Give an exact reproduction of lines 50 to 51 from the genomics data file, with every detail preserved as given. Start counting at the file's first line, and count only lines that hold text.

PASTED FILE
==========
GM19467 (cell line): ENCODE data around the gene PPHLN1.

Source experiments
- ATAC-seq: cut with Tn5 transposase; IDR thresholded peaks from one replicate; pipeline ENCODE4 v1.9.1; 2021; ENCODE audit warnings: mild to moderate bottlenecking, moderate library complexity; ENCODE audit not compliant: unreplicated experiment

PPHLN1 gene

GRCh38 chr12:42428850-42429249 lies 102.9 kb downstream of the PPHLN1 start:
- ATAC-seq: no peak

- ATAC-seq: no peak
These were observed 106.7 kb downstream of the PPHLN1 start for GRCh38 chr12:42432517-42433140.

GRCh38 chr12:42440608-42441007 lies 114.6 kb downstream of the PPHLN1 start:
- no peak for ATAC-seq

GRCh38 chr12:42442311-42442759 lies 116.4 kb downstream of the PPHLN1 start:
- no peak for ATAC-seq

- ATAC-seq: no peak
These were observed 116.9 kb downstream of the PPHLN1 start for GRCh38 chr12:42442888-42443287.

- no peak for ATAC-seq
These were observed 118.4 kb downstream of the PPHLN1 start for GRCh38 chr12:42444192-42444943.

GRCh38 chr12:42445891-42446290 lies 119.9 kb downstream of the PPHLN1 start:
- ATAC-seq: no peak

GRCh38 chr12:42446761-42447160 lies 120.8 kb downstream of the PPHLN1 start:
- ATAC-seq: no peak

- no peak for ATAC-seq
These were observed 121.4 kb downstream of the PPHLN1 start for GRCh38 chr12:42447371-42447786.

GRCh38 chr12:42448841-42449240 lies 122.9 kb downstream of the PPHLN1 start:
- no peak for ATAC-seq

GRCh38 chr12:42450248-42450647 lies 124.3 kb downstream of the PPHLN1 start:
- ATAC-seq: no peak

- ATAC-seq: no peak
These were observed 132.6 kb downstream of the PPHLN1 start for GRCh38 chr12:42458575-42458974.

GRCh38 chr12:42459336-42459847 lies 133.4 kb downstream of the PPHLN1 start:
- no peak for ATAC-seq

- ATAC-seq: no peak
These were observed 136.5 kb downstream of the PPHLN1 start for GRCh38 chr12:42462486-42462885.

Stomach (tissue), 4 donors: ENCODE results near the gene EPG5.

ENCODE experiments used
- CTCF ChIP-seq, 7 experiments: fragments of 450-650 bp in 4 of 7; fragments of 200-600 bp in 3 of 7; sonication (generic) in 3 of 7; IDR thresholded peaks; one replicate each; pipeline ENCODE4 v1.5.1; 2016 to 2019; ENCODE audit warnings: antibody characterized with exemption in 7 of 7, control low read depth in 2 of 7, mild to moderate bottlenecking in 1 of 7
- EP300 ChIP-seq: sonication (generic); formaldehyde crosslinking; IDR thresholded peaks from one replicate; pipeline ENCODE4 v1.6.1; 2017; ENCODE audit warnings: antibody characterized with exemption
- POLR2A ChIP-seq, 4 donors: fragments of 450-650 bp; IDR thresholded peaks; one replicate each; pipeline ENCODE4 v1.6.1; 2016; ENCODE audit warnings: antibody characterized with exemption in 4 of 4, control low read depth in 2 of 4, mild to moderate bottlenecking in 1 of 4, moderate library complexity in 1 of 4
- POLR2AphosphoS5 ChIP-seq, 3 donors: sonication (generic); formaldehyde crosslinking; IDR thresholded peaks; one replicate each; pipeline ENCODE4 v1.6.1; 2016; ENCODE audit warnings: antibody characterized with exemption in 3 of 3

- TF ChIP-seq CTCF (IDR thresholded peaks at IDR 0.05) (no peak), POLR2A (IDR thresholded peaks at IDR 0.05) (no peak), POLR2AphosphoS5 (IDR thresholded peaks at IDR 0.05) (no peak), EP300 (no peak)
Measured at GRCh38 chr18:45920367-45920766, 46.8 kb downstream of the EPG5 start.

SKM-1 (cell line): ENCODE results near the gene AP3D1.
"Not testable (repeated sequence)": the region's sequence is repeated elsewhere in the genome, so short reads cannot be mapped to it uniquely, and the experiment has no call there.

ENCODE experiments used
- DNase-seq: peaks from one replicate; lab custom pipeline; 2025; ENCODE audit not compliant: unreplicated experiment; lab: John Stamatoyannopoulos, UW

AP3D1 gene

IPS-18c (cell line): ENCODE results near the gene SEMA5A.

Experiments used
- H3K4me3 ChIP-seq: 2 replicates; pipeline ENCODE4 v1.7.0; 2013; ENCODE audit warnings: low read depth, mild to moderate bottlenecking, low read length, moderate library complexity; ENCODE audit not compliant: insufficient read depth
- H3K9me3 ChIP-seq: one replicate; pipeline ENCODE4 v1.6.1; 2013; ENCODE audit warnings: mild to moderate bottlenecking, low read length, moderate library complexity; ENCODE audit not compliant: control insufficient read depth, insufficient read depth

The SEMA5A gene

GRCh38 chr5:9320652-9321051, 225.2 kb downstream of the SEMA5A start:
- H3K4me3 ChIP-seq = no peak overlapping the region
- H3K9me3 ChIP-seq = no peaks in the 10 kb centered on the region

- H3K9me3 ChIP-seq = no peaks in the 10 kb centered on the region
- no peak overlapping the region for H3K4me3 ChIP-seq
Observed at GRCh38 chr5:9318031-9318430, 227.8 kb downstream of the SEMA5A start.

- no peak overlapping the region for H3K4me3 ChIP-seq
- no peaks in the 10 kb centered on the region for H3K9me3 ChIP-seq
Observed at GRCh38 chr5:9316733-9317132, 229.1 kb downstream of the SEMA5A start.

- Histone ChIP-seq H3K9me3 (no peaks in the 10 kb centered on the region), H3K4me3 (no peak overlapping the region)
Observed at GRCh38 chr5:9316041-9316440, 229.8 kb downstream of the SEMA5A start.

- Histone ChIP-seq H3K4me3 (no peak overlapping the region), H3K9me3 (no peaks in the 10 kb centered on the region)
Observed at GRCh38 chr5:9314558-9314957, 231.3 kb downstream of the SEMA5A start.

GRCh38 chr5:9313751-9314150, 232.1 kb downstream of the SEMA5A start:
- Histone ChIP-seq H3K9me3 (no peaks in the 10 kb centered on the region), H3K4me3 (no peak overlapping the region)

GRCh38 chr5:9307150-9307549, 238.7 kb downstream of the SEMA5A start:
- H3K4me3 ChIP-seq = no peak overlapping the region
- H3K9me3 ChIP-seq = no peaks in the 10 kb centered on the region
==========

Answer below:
The SEMA5A gene

GRCh38 chr5:9320652-9321051, 225.2 kb downstream of the SEMA5A start: